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Official Journal of the Italian Society of Angiology and Vascular Pathology
Indexed/Abstracted in: EMBASE, PubMed/MEDLINE, Science Citation Index Expanded (SciSearch), Scopus
Impact Factor 0,752
Online ISSN 1827-1618
Modesti A. 1, Del Papa C. 1, Modesti L. 1, Bartaloni R. 1, Galloni V. 1, Dell’Omo G. 2, Pedrinelli R. 3
1 Studio Associato di Medicina Generale, Pontedera, Italy;
2 Dipartimento Cardiotoracico e Vascolare, Università di Pisa, Pisa, Italy;
3 Gruppo di Studio Epidemiologia e Prevenzione Società Italiana di Cardiologia, Italy
AIM: Management of patients with pre-existing coronary heart disease (CHD) relies for the most part on primary care physicians, an endeavour whose success is dependent upon acceptance and day-to-day application of guideline recommendations for secondary CHD prevention. The aim of this study is to analyze the status of secondary CHD prevention in an Italian primary care practice consisting of five partnered general practitioners attending 7006 subjects aged 15years or more (3137 males, 3869 females) in Ponte-dera, Tuscany.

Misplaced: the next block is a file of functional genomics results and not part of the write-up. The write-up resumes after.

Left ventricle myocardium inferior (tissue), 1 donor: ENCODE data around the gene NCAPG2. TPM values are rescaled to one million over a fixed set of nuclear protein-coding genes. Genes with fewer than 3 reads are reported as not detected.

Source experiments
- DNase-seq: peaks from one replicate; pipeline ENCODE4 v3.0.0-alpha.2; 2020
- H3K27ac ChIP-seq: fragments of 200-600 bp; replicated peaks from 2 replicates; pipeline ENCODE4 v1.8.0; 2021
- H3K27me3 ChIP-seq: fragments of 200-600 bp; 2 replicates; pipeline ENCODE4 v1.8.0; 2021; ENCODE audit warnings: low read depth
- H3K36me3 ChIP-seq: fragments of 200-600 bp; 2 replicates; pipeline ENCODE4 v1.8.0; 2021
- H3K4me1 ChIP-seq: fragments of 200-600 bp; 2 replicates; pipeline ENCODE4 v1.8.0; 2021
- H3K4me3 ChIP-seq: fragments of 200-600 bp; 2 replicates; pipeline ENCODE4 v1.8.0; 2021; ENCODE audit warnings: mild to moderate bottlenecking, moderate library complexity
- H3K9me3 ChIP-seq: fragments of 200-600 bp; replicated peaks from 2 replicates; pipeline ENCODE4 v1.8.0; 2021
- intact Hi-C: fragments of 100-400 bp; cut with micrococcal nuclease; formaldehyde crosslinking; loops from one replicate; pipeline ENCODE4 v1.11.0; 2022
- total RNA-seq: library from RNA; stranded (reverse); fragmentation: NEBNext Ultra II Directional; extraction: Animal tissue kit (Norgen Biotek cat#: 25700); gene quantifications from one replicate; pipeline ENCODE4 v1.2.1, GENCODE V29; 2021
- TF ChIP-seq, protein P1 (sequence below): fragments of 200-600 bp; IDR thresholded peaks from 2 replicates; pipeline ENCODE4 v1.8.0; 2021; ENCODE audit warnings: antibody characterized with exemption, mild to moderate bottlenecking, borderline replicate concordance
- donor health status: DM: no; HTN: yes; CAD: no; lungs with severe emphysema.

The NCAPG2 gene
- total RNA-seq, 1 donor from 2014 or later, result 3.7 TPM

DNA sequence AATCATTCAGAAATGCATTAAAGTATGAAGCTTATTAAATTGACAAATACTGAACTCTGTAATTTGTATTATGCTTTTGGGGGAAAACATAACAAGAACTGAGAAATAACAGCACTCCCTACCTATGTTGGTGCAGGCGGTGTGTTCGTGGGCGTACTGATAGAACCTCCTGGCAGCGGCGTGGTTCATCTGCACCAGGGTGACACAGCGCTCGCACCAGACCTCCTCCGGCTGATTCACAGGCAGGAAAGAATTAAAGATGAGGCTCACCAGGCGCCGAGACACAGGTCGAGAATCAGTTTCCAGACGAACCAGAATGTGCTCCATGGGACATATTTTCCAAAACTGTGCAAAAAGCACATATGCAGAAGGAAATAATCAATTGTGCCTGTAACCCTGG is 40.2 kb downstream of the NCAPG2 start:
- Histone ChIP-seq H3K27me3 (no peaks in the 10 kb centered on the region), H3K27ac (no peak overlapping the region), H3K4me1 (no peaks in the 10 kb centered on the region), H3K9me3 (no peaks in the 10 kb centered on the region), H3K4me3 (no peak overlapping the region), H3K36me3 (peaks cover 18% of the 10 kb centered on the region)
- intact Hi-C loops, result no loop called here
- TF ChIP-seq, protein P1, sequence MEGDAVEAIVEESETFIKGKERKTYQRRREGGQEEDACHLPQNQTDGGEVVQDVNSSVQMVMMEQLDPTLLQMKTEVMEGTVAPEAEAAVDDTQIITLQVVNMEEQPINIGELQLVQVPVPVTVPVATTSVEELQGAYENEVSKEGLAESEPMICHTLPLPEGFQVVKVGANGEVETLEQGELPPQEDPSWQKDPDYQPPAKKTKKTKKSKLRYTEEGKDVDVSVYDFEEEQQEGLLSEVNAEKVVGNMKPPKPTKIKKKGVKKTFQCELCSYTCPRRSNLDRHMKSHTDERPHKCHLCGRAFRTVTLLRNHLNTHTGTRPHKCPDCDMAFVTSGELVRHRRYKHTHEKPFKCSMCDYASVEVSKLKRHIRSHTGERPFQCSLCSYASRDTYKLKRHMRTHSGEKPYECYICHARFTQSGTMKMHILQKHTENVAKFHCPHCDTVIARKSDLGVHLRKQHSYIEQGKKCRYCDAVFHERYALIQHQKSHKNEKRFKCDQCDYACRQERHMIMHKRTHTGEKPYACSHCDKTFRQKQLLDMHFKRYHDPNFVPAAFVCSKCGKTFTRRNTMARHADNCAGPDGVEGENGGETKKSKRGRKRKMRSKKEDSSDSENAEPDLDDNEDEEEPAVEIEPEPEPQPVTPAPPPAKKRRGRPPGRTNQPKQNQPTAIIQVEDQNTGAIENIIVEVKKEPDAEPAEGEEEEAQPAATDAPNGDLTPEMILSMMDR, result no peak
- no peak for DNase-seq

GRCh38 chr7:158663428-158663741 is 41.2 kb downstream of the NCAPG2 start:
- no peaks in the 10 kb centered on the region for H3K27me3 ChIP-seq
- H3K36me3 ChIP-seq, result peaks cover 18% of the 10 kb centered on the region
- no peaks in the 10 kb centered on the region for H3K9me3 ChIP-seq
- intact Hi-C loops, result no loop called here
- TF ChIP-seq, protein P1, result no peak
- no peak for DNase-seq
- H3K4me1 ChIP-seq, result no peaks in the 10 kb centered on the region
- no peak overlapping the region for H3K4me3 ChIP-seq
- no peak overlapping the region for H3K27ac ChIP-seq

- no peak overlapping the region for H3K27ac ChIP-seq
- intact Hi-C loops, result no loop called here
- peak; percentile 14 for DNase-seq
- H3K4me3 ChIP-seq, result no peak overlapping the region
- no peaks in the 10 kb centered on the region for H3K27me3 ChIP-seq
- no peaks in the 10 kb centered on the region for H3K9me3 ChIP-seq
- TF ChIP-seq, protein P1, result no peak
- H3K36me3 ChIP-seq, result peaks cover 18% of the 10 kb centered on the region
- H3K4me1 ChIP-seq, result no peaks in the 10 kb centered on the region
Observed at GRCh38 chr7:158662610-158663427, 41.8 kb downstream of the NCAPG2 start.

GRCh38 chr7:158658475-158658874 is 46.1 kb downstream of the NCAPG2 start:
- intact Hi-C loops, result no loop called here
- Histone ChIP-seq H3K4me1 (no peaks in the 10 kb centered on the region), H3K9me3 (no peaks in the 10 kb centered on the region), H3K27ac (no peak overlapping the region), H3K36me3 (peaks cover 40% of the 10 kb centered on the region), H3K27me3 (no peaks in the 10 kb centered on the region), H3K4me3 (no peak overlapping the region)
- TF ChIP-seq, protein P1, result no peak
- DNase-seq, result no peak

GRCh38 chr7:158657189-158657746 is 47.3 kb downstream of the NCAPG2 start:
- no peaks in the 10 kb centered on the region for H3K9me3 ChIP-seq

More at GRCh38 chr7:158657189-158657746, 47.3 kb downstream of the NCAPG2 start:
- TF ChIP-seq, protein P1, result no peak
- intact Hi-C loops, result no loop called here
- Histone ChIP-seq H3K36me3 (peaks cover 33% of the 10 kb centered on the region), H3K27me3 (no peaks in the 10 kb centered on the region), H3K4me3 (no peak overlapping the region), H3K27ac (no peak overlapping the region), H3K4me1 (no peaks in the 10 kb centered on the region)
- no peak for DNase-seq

METHODS: Retrieval of patients with history of CHD (previous myocardial infarction, [MI], and stable angina) from computerized records of the 5987 (2735 men, 3252 women) subjects aged 35-85 years enlisted in the practice. Patients with myocardial infarction <3 months at the time of the query were excluded.
RESULTS: Search retrieved 153 (2.6%) subjects with history of CHD, 93 (3.4%) males and 60 (1.8%) females. Females were older and smoked more frequently than men. Antiplate-let drugs, beta-blockers, renin-angiotensin system bloc-kers and statins were prescribed in 84%, 56%, 66% and 68% of the ischemic patients. LDL cholesterol targets of 100 and 70 mg/dL were achieved in only 60 (45%) and 11 (9%) respectively. Systolic blood pressure was above 140 mmHg in 25 out of 146 patients with available data.
CONCLUSION: The surveys shows satisfactory uptake of guideline recommendations but also pitfalls in the implementation of secondary CHD prevention requirements. Targeted interventions on primary care physicians are critically needed to enhance further provider adherence to consensus guidelines for CHD risk reduction.